Reading Swados’ On the LIne has been a depressing and anger-making experience. Oddly, I wasn’t angry at the book’s equivalent of di Donato’s “Job” but rather at Swados himself, who had made a case against dehumanizing labor by depicting workers themselves as gray-faced hopeless losers, sometimes victims of their own ambitions and dreams or of their sense of duty to family and social roles, sometimes divided from fellow workers by jealousy and resentment and contempt. Where was the life that animated the souls of Christ in Concrete, the fierce hunger that drove Martin Eden?
That was my visceral reaction to what some other students describe as the bleakness of Swados’ book. I couldn’t help indicting Swados for his own biography: university-graduate son of a well-to-do doctor; a Trotskyite fellow traveler (Trotskyites are political moralizers and spoilers, in my lexicon); a man with relatively little experience on aircraft or auto assembly lines; and mostly scornful of unions into the bargain. Naturally he’d written a book that might leave middle-class readers feeling contempt or pity for the working class. Swados was a “condescending savior,” I felt, and I couldn’t get that notion out of my head long enough to find a hook for my blog, for if I condemned Swados’ version of assembly-line workers, wouldn’t I be guilty of leftist sentimentality?
Round and round.
I decided to page through the book from beginning to end in order to regain my cool. Glad I did. Though I still think Swados is a condescending savior (which, per “The Internationale,” the working class doesn’t need), I now see better how the book is put together, can better appreciate the variety and range of the characters, and can give Swados credit for being concerned about the way workers are swallowed up in, corrupted from the inside out by, the “system.” (On their internal corruption, BTW, see p. 216 for a passage about Frank, returnee to the line at age 56, whose sweat, “chemically affected by the lead in the air, stained underclothing, sheets, and pillow cases, even after he had bathed [!].”
One thing highlighted by my page-through is that Swados has a main surrogate in the text, Joe, the Vanishing American, in Chapter 3, especially pp. 57-67, Joe is introduced after a base chapter each about Leroy, the good-humored would-be opera singer who loses his voice in an accident, and Kevin, the Irish country-boy/schoolteacher who is initially dazzled by the plant and what it produces (like Jurgis Rudkus’ awe in The Jungle at his first sight of the stockyards). Joe is the raisonneur, who “voices the central theme, philosophy, or point of view of the work” (dictionary.com). His interpretation of things is delivered to the naive Walter, recent high school graduate and still a good student, saving money to go to engineering school:
“,,,it’s no fun to be doing time and to be told that your sentence might turn out to be indefinite [i.e., factory as prison]” Joe advises.. “Then if you’ve got a good imagination you can see yourself gradually getting used to it, even getting to like the routine, so that one day follows another and the first thing you know the wrinkles are there and the kids are grown up and you don’t know where it’s all gone to, your life . . . .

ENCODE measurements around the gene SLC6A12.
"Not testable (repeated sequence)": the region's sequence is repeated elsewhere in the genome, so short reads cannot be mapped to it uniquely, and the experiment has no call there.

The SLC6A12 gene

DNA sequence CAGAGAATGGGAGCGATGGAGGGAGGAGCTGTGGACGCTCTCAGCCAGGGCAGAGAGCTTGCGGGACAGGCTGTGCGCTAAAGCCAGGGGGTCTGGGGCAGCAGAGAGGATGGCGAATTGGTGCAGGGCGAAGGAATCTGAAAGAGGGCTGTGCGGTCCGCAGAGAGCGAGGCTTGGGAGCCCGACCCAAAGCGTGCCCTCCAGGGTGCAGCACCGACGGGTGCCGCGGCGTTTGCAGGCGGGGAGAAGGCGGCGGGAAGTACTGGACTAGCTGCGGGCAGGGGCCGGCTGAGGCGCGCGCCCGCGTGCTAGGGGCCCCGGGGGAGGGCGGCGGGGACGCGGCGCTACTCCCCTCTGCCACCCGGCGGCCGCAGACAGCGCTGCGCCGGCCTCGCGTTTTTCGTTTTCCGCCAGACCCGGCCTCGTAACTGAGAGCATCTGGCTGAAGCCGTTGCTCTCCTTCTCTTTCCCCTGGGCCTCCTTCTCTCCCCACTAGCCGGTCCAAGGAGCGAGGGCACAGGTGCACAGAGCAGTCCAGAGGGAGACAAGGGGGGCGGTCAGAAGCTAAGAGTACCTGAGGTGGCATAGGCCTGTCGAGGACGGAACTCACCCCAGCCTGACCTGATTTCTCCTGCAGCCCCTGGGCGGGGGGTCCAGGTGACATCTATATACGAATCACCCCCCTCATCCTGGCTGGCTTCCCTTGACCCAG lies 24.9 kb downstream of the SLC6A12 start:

“Day after day your life becomes a joke without any point, a trick that you lay on yourself from punching in to punching out. . . .
“Don’t you think that inspector [who had just urged Walter to take shortcuts, not strive for perfection] had ambitions? Don’t you think he still has his man’s pride? Did you ever figure the cost of the job in terms of what it does to the personality of a clever, intelligent fellow like him? He says if you’re going to be trapped you might as well make the best of it . . . . Anyway don’t be too quick to blame him — he probably never had the opportunity to save money and go off to college” (pp. 57-58).
Validating Joe’s tutelage, Walter’s viewpoint eventually “alter[s] into a mature concern with the fate of others who could not, like himself, set a term to his labor” (p. 64). And although “Walter fought hard against the influence of the older man, whose crabbed and subversive outlook was so foreign to everything Walter had been taught . . . he was forced to admit to himself that more and more he was seeing the factory through Joe’s cold, discerning eyes, and he began to fear that if Joe were ever to leave, the plant would have no real existence other than as a money-producing nightmare. Not only was there no one else really to talk to about it, but Joe had forced Walter to try to formulate his merging ideas in an adult and comprehensible way” (p. 65).
Joe cautions, “Never mind the machinery. Remember the men. The men make the machines, and they make their own tragedies too. Once your own life gets easier, you’ll take it for granted not only that theirs must be easier too, but that they deserve what they get anyway, that some law of natural selection has put you up where you are and them down where they are” (p. 62). ( Why doesn’t Walter feel disheartened by this?)
So Swados’ surrogate manages to give the workers some of their due, some sympathy for the hand they’ve been dealt, while also still holding them responsible for their fate.
Which is true, they are their only salvation, but this somehow still comes across as blame, and still lets the plant owners and the ruling class — there, I’ve said it — off the hook.
(I started this tendentious piece late, and it’s got too much quotation, but I have to leave it raw and unfinished. Sorry!)